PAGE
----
(And Homo sapiens, Homo erectus, etc. have lower case on the second word, because of Latin grammar and stuff. Elaine used to be harangued for making the same mistake, and the nay-sayers are aparently willing to use anything against these ideas.)
User avatar
CEngelbrecht
 
Posts: 128
Joined: Sun Oct 30, 2011 11:10 pm
Location: Scania, Sweden

Re: London May conference - how did it go?

Postby fceska » Thu Jun 20, 2013 5:53 am

"Prefer" is perhaps the wrong word...
...(And Homo sapiens, Homo erectus, etc. have lower case on the second word, because of Latin grammar and stuff. Elaine used to be harangued for making the same mistake, and the nay-sayers are aparently willing to use anything against these ideas.)


Okay, okay. I'm a creative writer, not a scientist anyway! :roll: ;)

Francesca
fceska
 
Posts: 8
Joined: Mon Oct 31, 2011 6:14 pm

Re: London May conference - how did it go?

Postby CEngelbrecht » Thu Jun 20, 2013 5:06 pm

Algis, people are mentioning an aquatic opponent in London (forgot his name), that went off on an emotional tare early on. It sounds like like that would've weakened the criticism against human aquaticism, at least to the crowd present.

Would you say that Marc equally may have weakened the support of aquaticism, by perhaps going a bit too wet, or at least be perceived as such by the crowd in London?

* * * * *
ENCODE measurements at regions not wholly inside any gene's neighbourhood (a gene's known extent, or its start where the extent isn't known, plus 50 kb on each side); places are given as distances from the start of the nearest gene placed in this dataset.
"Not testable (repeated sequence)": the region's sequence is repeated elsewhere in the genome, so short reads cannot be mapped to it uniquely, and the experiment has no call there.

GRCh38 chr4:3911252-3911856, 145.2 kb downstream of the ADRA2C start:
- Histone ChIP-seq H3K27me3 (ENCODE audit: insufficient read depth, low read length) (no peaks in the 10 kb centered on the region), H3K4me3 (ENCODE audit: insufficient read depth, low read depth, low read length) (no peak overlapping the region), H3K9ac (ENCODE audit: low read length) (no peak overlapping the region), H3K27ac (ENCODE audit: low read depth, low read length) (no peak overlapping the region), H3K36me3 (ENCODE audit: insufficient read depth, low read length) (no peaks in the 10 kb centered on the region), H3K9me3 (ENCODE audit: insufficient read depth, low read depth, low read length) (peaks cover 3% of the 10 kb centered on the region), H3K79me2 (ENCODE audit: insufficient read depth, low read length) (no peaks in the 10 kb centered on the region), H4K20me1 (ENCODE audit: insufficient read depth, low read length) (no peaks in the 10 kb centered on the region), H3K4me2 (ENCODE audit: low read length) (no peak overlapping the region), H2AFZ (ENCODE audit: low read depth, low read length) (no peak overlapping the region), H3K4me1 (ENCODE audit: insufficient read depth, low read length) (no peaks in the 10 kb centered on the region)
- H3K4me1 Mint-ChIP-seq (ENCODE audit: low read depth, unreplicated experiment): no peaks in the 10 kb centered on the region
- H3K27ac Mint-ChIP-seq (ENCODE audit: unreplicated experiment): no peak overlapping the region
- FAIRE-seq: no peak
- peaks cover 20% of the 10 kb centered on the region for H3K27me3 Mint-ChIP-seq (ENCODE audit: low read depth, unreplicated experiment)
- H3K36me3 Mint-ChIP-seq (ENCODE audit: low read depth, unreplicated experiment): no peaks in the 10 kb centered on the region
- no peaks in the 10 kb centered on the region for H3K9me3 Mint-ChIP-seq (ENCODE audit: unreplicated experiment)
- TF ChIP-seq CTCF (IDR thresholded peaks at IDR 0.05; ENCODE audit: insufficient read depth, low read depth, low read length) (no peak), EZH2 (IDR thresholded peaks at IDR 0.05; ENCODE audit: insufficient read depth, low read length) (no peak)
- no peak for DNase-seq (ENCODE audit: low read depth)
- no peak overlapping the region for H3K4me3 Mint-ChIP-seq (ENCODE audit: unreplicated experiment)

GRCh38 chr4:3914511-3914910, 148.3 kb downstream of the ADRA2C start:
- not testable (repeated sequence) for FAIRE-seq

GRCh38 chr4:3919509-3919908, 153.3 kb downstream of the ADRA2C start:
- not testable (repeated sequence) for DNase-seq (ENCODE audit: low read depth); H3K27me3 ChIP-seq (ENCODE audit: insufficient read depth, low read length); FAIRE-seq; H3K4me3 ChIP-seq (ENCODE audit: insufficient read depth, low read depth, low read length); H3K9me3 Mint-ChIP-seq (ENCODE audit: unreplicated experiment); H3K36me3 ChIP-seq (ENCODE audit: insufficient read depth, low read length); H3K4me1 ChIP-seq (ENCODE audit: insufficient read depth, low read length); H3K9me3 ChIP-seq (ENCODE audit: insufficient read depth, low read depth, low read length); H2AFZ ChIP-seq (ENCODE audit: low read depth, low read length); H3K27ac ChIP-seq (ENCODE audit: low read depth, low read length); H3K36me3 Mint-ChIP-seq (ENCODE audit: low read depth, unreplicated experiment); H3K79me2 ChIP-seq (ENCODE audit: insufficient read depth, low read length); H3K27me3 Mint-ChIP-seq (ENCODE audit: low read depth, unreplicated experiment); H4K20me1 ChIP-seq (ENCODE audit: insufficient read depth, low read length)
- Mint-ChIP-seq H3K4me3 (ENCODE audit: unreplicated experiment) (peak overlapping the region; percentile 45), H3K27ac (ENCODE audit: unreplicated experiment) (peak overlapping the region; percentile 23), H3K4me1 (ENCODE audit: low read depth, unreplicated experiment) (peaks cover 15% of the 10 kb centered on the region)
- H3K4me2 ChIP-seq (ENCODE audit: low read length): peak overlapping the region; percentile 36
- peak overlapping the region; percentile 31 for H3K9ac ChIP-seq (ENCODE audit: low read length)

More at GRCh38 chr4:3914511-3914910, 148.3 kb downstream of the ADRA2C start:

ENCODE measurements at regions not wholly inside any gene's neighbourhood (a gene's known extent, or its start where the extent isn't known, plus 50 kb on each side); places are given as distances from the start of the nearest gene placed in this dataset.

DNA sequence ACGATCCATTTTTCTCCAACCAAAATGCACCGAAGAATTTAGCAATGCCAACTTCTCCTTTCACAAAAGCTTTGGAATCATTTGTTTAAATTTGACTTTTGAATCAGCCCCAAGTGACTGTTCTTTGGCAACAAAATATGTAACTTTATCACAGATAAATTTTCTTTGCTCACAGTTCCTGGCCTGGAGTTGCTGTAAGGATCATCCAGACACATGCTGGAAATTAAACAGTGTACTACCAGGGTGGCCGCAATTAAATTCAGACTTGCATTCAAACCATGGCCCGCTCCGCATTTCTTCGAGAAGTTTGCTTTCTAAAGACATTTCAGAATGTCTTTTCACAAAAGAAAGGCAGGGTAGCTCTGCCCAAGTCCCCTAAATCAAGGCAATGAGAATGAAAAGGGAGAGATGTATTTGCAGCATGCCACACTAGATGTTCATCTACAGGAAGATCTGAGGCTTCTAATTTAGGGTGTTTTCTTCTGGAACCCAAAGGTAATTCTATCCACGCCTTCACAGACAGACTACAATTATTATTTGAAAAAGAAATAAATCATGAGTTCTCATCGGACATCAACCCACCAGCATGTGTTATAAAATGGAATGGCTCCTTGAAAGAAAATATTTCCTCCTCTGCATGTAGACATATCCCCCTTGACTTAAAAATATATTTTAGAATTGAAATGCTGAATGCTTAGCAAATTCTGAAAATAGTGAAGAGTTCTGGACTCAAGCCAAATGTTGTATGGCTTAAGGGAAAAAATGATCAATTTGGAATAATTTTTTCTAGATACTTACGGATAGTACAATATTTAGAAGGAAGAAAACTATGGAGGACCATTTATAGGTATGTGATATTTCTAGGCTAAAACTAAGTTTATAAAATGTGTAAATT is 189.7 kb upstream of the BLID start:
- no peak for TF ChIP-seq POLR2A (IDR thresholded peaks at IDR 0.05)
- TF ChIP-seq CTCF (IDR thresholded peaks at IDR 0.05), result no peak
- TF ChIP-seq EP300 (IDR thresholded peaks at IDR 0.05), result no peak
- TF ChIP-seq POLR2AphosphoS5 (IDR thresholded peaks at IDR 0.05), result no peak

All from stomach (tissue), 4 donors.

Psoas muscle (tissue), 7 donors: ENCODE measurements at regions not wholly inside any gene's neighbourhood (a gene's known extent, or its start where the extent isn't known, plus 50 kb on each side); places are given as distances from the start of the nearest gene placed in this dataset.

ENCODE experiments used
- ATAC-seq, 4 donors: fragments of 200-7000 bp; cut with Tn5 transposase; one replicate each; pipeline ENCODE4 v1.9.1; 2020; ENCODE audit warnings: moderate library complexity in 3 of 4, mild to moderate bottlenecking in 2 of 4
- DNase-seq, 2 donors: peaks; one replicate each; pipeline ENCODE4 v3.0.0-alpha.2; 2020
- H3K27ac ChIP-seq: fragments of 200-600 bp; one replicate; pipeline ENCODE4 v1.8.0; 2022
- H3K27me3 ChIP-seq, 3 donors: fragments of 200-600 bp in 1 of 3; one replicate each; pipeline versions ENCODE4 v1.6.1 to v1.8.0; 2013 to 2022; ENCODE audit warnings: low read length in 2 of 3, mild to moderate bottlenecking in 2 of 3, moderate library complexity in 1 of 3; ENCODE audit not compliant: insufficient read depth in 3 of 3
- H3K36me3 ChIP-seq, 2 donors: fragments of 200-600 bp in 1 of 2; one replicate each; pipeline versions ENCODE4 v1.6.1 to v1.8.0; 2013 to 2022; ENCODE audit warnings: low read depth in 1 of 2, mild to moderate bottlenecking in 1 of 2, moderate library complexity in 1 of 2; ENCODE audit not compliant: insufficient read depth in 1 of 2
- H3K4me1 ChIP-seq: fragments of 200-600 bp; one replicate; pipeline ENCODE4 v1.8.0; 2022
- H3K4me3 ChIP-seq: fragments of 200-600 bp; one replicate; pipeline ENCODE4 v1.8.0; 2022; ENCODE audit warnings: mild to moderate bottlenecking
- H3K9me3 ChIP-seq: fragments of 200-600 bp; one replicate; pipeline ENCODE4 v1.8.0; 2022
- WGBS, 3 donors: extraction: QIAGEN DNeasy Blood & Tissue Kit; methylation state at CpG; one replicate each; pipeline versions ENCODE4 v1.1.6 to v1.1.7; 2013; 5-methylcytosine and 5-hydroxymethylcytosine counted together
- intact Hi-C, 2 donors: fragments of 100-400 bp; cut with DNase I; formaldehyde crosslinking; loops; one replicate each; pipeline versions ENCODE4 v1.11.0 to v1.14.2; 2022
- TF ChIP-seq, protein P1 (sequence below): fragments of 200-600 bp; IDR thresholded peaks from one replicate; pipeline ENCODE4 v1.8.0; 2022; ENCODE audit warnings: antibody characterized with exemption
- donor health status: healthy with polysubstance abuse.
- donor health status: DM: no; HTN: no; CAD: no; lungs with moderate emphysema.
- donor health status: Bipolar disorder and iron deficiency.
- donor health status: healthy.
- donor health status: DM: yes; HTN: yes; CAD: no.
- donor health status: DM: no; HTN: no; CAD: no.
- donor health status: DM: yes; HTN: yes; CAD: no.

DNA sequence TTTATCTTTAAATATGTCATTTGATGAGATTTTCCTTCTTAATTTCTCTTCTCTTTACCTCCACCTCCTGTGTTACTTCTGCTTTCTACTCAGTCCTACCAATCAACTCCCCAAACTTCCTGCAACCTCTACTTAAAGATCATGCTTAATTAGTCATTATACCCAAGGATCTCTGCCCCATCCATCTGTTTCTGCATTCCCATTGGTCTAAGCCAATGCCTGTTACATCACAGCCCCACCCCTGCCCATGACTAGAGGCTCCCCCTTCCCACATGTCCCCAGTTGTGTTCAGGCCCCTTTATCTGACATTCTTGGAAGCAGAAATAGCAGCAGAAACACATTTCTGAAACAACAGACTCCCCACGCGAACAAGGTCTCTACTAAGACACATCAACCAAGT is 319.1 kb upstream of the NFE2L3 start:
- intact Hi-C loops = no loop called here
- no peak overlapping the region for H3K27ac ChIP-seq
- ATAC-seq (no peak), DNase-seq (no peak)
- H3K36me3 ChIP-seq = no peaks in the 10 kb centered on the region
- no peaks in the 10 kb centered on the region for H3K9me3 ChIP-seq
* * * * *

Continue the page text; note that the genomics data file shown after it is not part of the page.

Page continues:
User avatar
CEngelbrecht
 
Posts: 128
Joined: Sun Oct 30, 2011 11:10 pm
Location: Scania, Sweden

Re: London May conference - how did it go?

Postby AlgisKuliukas » Tue Jun 25, 2013 5:38 pm

CEngelbrecht wrote:Algis, people are mentioning an aquatic opponent in London (forgot his name), that went off on an emotional tare early on. It sounds like like that would've weakened the criticism against human aquaticism, at least to the crowd present.

Would you say that Marc equally may have weakened the support of aquaticism, by perhaps going a bit too wet, or at least be perceived as such by the crowd in London?


That was Don Johanson, the guy who discovered Lucy. Yes, he went off the rails and ranted during the Q & A at the end of the first session. "The Aquatic Ape theory is WRONG!!!" It would have been funny except that I know he'd be introducing me up in the next session and then I'd have to return the compliment to him in the one after that.